Plugged In: Explaining Electric & Hybrid Vehicle Tech

This month, I want to continue the discussion on autonomous driving.

In the next 10 years, most vehicles on the road will be, in some way, electrified. That could mean hybrid or full electric and, as I stressed in the last issue, training in this technology must be complete (the MTA Institute runs a government-backed in which you could consider enrolling).

In the next 50 years, full autonomy will be the normal situation and your smartphone will be your controller for everything. An example of how quickly things are moving comes from Tesla, which has a new autopilot feature it has called ‘Enhance Summon’ which will allow you to summon your parked car to your location if you are within 150 metres of it.

The level of autonomy is what I want to discuss here.

There are six levels of autonomous – 0 to 5 – as set down by the SAE (Society of Automotive Engineers) in their J3016 standard.

  • Level 0 – Non-Automated: The driver is in complete control.
  • Level 1 – Assisted: Some level of assistance to support the driver. The operator, however, must constantly supervise these support systems.
  • Level 2 – Partial Automation: This has more support systems for the driver. May include lane centering, cruise control, automatic emergency braking.
  • Level 3 – Conditional Automation: This level has full automation available, but the driver has to be ready to take over.
  • Level 4 – High Automation: In some situations, a vehicle can drive itself without input from the driver.
  • Level 5 – Full Automation: At this level, a vehicle is fully autonomous and not even a steering wheel is required. It is a full-time automated driving system under all conditions.

While there is some belief amongst the public that Level 5 autonomy is now available, that is not the case. At the time of writing, there is no vehicle for sale that has Level 5 autonomous capability.

To achieve fully autonomous level 5, a high level of sensing and perception has to take place. While several sensing systems are used – including cameras and radar – the major sensor used on most vehicles is called Lidar (Light Detection And Ranging) that uses pulsed laser light to illuminate objects and measures the reflected pulses. It can perceive shapes with high resolution and detect distance with high accuracy.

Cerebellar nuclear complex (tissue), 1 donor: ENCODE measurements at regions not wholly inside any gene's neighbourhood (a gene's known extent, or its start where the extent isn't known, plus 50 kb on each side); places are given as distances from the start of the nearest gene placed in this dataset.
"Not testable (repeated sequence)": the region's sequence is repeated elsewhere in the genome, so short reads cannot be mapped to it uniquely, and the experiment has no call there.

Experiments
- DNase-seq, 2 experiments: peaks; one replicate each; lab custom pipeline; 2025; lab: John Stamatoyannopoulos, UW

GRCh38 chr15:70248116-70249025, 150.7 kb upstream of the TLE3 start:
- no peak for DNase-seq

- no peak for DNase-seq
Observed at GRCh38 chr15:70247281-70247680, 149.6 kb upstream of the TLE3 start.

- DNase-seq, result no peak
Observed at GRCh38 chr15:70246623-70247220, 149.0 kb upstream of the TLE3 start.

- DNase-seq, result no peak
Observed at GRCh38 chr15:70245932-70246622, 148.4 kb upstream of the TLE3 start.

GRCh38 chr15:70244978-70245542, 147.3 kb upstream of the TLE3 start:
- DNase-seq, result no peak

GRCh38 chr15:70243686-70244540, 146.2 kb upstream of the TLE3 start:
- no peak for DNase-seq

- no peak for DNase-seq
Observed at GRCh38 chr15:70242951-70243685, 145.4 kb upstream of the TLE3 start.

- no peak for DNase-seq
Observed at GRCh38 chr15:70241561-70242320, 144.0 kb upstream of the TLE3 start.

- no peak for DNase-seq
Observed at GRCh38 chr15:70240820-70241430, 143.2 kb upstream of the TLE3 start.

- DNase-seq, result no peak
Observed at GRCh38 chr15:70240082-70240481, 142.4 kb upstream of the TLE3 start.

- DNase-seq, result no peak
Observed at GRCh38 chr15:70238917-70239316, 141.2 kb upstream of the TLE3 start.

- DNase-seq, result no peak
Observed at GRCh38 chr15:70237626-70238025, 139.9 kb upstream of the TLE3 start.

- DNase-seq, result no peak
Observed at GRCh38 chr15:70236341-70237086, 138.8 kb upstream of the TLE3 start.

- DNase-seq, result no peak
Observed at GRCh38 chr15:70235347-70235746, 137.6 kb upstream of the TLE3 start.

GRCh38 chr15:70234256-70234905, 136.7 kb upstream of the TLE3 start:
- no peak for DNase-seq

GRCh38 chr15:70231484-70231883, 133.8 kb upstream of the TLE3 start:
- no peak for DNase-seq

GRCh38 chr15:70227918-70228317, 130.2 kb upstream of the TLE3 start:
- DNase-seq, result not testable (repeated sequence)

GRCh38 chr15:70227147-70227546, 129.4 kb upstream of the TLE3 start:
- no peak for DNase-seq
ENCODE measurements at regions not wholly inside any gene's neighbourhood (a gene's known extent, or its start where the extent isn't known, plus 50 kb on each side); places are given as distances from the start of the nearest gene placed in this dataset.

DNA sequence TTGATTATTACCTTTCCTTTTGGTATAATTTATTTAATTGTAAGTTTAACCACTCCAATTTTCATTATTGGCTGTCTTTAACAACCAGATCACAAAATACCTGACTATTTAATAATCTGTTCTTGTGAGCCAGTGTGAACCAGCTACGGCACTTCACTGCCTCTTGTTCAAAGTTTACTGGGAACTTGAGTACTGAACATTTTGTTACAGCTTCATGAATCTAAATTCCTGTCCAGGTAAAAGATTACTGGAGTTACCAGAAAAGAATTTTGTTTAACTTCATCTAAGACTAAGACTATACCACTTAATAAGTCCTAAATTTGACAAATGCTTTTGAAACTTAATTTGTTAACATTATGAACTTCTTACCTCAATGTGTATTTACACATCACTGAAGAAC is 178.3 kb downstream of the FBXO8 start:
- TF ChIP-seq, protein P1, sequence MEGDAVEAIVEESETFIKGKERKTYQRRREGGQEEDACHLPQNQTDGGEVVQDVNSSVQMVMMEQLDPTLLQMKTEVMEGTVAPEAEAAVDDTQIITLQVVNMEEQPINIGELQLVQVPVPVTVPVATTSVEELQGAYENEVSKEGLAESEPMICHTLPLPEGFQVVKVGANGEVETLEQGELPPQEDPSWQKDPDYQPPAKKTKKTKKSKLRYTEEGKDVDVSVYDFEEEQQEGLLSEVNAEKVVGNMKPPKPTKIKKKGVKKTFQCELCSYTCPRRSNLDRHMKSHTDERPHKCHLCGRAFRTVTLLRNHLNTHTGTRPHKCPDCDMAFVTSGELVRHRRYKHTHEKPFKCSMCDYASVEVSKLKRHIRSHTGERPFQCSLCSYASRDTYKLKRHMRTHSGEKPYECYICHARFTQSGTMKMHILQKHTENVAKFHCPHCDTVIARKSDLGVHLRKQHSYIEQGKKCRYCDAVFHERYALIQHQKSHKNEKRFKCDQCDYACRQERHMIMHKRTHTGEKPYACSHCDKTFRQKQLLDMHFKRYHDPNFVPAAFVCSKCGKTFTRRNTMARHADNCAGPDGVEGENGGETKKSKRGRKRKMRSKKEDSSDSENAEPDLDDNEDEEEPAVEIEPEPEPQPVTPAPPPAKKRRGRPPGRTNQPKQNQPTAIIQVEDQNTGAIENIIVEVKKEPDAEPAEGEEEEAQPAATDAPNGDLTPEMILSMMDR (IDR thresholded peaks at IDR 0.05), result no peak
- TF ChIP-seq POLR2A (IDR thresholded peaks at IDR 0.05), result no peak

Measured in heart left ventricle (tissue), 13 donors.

Interestingly, Tesla does not use LiDAR in its Autopilot system. Instead, Tesla uses eight cameras (that provide a 360-degree view of up to 250 metres), 12 ultrasonic sensors, and a forward-facing radar capable of seeing through heavy rain, fog, dust. This system is really semi-autonomous, level 4 by the SAEJ3016 chart.

LiDAR systems are often the most expensive items on cars with autonomous capabilities – at one point, the bulky, spinning LiDAR systems seen on the roof of autonomous concept cars cost more than the car on which they were installed – but new technology has advanced to the point that prices are coming down considerably and solid state systems that are about the size of two decks of cards can installed behind a vehicle’s grille. Quanergy, a Californian company that develops LiDAR systems currently has a solid-state unit available for less than $250.

There are systems that can be compared to LiDAR.

Echo-location, or SONAR, for example, is a system found in the natural world – bats use SONAR to navigate obstacles, sending out a sound wave that, when it echoes back, gives them a three-dimensional view of its surroundings.

RADAR (Radio Detection and Ranging) uses a similar process with radio waves (a type of electromagnetic radiation).

LiDAR uses this principle – sending out pulsed laser light and timing how long it takes to return to the unit. A picture of its surrounds is formed from that incoming data.

Laser light has a much shorter wave length than Radar and Sonar and because of this, LiDAR can create a much more accurate picture of smaller objects – making millions of measurements of depth information in all directions simultaneously and creating a detailed three-dimensional map.

To achieve level 5 autonomy, a high level of processing will be needed and a lot of testing, and while LiDAR will not be the only sensor used to attain fully autonomous vehicles, it will likely be the major piece of the puzzle.

The automotive landscape is changing rapidly and it can, perhaps, be compared to the era of the birth of the motor car when there were dozens of small companies developing and building their own vehicles. As it was then, so it is now, and we have many start-up companies building electric vehicles, electric controllers, autonomous technology and the like. It’s an exciting time to be involved in the industry and the opportunities as this new era gets underway are legion. Training and preparing for these new technologies is important if you want to take advantage of those opportunities.

Thanks for reading. In my next column I will be looking at vehicle-to-vehicle (V2V), vehicle-to-everything (V2X), and vehicle-to-infrastructure (V2I) technology.

If you have any questions about hybrid, electric vehicle or autonomous vehicle technology, you can email me at [email protected]